🏒Joe Thornton Signs With Maple Leafs
The GIST: On Friday, the Leafs signed St. Thomas local Joe Thornton to a one-year deal at the league-minimum of $700K. Welcome to the big smoke, Jumbo Joe!
Whoa! Isn’t Thornton pretty old?: In hockey terms, yes. The 41-year-old played for the San Jose Sharks for 15 years, and left after the Sharks’ miserable 2020 season. Thornton, who has never won a Stanley Cup in his 23-year career, thinks the Leafs have a roster that will help him finally raise the cup. *crosses fingers, knees and toes*
What does he bring to the table?: A veteran presence, for one. Thornton also ranks seventh all-time in assists, with more than a thousand, and is expected to be a big contributor on the power play. Guy still has some game left!
So...no concerns?: Well, not exactly. The Leafs’ top guys are clearly talented, with proven scorers Auston Matthews, Mitch Marner and captain John Tavares. Our worry is that Thornton, alongside 37-year-old Jason Spezza, might slow down the third and fourth lines.
- While Thornton brings great veteran savvy, the Leafs still need help defensively and we’re not convinced just how much help he’ll be. The Leafs have made a lot of moves recently, so only time will tell how they all pan out!
🏒Guide to Hockey
The point of the good ol’ hockey game is to have the most goals after three, 20 minute periods of play. Each team has five players (three forwards and two defence) plus one goalie on the ice at a time.
How is it organized?
The most popular hockey league in the world is the National Hockey League, aka the NHL or “chel” if you’re a true “hockey beauty” *rolls eyes*. Teams are divided into the Eastern and Western Conferences and are then further divided by divisions. There are 31 teams (until Seattle’s expansion team begins its franchise in 2021-22) and 82 regular season games.
At the end of the regular season, the top three teams in each division and then the remaining top two teams in the conference, regardless of the division (this playoff format is v. controversial because sometimes one division is stronger than the other, meaning that two of the best teams in the conference may have to play each other in the first round) will move on to the playoffs. This means each division will have a minimum of three and a maximum of five teams in the playoffs. The playoffs consist of four rounds of best-of-seven series (teams must win four of the possible seven games to advance) with a chance to win the coveted Stanley Cup aka “Lord Stanley” in the end.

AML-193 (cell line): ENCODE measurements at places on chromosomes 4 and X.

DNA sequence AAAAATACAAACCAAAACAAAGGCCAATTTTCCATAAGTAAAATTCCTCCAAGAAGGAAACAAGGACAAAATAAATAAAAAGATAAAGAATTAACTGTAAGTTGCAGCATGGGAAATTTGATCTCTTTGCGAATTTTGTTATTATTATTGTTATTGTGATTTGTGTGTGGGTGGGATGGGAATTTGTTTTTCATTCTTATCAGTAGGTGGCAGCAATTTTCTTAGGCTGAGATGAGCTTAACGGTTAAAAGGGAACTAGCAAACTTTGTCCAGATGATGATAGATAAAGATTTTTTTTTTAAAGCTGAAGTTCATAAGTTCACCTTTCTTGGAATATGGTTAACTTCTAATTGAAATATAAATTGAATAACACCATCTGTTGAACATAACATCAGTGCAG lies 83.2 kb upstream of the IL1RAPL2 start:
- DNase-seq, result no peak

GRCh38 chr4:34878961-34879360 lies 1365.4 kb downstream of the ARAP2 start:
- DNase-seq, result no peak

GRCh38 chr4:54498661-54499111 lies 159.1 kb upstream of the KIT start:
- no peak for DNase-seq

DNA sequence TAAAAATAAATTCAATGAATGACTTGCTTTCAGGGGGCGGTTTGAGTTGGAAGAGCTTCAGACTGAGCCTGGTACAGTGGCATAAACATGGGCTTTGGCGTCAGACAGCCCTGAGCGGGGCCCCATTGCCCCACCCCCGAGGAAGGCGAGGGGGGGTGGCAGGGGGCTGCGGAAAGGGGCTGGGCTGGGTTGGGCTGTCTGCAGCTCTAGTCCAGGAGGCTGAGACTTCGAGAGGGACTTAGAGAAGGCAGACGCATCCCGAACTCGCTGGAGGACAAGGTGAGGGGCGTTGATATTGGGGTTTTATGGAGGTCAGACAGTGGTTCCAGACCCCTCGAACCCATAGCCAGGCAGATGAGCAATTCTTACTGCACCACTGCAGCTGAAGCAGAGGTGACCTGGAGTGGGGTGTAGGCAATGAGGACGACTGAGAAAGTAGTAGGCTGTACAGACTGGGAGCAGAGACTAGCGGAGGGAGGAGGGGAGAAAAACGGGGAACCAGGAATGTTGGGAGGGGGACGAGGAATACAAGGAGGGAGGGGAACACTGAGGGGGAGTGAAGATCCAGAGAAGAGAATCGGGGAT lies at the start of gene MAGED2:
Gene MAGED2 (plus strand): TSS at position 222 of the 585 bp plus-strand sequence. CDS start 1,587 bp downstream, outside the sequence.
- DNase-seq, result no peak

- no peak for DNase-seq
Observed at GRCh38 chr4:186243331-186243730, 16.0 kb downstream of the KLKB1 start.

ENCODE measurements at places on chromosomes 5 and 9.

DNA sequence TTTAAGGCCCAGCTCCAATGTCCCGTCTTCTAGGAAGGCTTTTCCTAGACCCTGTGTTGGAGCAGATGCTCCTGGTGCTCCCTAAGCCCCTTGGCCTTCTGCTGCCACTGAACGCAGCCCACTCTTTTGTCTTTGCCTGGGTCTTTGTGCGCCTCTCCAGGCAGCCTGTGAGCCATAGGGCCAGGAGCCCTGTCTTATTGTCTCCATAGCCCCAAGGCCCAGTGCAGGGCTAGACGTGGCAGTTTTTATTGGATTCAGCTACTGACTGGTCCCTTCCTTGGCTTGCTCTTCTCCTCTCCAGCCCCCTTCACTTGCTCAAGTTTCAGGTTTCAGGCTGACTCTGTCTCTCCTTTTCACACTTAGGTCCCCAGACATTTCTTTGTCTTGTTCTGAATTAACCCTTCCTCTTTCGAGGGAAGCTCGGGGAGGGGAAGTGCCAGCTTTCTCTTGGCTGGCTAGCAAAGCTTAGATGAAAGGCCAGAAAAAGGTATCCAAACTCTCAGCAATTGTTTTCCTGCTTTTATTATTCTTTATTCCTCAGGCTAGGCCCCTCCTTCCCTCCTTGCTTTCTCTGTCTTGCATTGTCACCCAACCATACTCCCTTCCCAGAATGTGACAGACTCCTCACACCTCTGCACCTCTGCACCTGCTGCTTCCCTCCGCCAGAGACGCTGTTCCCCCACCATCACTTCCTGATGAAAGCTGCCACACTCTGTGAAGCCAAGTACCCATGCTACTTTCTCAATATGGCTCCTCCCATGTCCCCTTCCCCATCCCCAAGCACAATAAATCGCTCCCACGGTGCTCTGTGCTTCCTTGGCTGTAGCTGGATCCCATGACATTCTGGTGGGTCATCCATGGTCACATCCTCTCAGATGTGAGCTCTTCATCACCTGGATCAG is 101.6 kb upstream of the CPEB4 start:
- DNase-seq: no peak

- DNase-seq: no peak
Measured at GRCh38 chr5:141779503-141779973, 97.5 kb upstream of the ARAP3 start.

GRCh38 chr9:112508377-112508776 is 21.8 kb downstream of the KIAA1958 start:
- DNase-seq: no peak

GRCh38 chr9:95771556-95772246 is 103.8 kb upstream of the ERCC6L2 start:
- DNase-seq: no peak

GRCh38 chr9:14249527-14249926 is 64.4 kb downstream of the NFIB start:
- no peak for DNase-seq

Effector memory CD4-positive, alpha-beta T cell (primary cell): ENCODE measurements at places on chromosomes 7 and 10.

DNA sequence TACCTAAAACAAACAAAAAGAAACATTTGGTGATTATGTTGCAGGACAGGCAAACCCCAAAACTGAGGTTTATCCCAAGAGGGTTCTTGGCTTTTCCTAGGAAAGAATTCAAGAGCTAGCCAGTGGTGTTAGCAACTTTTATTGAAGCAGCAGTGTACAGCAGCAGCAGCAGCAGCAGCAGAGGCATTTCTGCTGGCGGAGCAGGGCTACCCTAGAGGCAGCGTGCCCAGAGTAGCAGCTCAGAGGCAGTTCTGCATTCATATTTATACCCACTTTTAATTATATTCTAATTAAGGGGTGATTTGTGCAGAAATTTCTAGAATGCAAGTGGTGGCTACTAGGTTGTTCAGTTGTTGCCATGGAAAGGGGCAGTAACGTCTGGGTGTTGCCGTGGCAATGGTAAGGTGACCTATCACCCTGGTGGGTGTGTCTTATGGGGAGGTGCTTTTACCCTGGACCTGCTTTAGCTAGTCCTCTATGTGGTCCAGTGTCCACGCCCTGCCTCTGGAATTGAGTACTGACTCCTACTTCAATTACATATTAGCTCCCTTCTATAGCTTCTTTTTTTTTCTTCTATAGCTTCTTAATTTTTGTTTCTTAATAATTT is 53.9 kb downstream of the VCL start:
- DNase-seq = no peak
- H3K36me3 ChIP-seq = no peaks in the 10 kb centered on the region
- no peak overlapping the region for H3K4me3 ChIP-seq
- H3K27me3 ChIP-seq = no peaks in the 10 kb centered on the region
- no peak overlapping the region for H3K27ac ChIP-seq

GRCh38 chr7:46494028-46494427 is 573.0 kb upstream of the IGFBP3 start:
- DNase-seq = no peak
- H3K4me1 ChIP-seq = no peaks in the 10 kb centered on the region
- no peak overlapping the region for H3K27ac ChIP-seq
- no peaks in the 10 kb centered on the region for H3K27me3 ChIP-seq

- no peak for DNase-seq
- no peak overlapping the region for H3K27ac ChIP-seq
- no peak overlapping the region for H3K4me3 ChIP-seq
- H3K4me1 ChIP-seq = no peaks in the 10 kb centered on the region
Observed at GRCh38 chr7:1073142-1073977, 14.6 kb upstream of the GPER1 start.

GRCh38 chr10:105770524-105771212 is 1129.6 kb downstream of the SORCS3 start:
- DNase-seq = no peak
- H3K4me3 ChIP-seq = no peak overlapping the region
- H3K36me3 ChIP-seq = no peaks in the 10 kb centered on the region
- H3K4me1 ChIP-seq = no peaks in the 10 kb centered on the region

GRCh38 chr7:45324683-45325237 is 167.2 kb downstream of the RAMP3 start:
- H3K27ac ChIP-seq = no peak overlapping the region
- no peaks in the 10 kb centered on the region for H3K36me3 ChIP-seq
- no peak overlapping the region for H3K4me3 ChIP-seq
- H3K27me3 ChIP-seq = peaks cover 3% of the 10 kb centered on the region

The best of the best
The 2020 Stanley Cup Champions are the Tampa Bay Lightning! The Lightning claimed the first (and hopefully last) bubble championship and their second Stanley Cup in franchise history, defeating the Dallas Stars in six games. Centre Brayden Point led the Lightning offense with 14 goals and 19 assists (!!!) throughout the playoffs. On the defensive side, defenseman Victor Hedman was awarded the Conn Smythe trophy (the award for the MVP during the playoffs). Other top players in the league include Sidney Crosby (Pittsburgh Penguins), Nathan MacKinnon (Colorado Avalanche), Connor McDavid (Edmonton Oilers) and Patrick Kane (Chicago Blackhawks)
When will the next NHL season start?
COVID-19 paused the NHL regular season in March forcing a four-month hiatus in play. In a normal year, the new NHL season would begin in October...but we all know 2020 is certainly not normal. With the 2020 season wrapping up in late September, the league is targeting January 1st as the potential start date for the 2021 season, although nothing’s set in stone just yet. We'll be waiting for that puck to drop!
All my ladies, let me hear y’all!
The women’s hockey scene has gotten mighty messy as of late. At the end of its 2019 season, the Canadian Women’s Hockey League (CWHL) (one of two professional women’s hockey leagues based in North America at the time) unexpectedly folded due to unsustainable business operations. It consisted of six teams, four based in Canada, one in the US, and one in China, and left a lot of female hockey stars without a team.
Then there’s the National Women’s Hockey League (NWHL) which has just five teams centralized in the Northeastern US. However, in both the former CWHL and the current NWHL, players get paid next to nothing compared to their male counterparts. Most of the league’s players juggle full-time work and pro-hockey as the league’s average salary is just $15k. To put this in perspective, the lowest amount an NHL team can pay a player is $700k. Can you say #WageGap?
So in 2019, more than 200 of the world’s best female hockey players joined forces to fight for change forming the Professional Women's Hockey Players Association. They are currently boycotting (refusing to play) in the current professional hockey league structure with the goal of creating a viable cross-border league with better working conditions (is health insurance so much to ask?) and better pay. That means no Marie-Philip Poulin, no Hilary Knight and no Brianne Jenner to watch this season. Welp.
But, you can watch them on their Dream Gap Tour this year. It’s a short-term band aid but will hopefully help create a long-term solution. For now, the conversation seems to be at a standstill and the future of women’s hockey hangs in a kind of uncomfortable limbo. Subscribe to The GIST and follow our social channels to stay up-to-date on more of this news.